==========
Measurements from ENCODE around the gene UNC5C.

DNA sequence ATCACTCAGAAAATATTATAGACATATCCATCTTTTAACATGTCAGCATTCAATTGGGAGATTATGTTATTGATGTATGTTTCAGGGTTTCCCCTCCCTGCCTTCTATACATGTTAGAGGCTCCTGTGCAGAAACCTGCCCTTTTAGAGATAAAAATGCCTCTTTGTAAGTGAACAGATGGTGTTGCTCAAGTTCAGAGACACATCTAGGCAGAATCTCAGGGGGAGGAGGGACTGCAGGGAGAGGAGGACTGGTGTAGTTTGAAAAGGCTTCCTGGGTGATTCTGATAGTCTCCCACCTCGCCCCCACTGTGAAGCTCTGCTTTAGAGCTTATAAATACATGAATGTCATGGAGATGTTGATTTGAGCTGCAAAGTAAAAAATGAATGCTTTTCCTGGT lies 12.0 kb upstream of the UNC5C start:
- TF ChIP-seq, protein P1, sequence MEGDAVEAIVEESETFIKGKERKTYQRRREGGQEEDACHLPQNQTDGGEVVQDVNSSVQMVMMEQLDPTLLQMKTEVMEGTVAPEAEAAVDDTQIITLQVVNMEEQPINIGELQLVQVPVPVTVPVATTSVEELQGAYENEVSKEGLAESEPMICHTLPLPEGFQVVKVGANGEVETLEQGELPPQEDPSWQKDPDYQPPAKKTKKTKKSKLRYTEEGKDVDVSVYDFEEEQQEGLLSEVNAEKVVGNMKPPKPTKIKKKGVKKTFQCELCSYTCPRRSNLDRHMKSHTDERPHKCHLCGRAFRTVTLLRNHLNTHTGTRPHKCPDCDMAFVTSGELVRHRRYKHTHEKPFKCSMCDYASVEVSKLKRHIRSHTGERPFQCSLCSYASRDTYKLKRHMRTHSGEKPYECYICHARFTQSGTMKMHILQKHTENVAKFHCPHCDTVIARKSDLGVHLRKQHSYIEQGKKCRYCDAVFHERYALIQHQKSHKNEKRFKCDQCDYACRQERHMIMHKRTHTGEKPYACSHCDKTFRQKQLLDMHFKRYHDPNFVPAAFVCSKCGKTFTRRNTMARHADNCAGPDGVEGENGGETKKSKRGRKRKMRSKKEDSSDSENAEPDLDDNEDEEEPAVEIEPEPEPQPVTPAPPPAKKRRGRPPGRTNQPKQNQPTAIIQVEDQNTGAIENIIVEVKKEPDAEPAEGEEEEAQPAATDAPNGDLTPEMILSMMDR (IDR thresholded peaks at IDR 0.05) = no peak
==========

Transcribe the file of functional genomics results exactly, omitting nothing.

Measurements from ENCODE around the gene UNC5C.

DNA sequence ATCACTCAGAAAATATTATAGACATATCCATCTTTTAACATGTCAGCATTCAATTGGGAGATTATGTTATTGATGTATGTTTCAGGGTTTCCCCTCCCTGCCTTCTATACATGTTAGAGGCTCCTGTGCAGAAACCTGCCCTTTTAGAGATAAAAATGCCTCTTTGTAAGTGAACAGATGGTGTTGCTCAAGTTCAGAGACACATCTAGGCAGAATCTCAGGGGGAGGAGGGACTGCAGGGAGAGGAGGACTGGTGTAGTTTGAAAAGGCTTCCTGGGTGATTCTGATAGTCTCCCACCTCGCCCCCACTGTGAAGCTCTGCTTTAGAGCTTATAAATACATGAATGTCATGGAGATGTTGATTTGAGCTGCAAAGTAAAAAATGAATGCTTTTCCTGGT lies 12.0 kb upstream of the UNC5C start:
- TF ChIP-seq, protein P1, sequence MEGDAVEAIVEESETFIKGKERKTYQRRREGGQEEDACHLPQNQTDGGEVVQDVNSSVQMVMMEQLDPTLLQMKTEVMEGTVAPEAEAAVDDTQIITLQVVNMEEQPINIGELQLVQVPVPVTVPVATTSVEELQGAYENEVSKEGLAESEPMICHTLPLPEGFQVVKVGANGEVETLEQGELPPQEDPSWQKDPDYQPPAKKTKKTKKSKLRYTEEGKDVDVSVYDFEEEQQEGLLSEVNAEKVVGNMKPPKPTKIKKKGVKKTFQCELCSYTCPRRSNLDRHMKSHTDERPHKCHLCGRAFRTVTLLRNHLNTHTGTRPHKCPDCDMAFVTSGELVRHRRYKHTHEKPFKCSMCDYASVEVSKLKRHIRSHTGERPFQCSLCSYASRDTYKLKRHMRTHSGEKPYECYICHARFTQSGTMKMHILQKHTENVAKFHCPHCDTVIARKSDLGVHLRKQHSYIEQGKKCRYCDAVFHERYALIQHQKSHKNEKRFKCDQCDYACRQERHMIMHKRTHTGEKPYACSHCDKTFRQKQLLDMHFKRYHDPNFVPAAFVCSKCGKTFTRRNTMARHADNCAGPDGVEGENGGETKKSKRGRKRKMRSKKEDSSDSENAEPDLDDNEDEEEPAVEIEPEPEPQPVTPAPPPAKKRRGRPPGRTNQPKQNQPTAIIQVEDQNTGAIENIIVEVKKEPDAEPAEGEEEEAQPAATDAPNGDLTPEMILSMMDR (IDR thresholded peaks at IDR 0.05) = no peak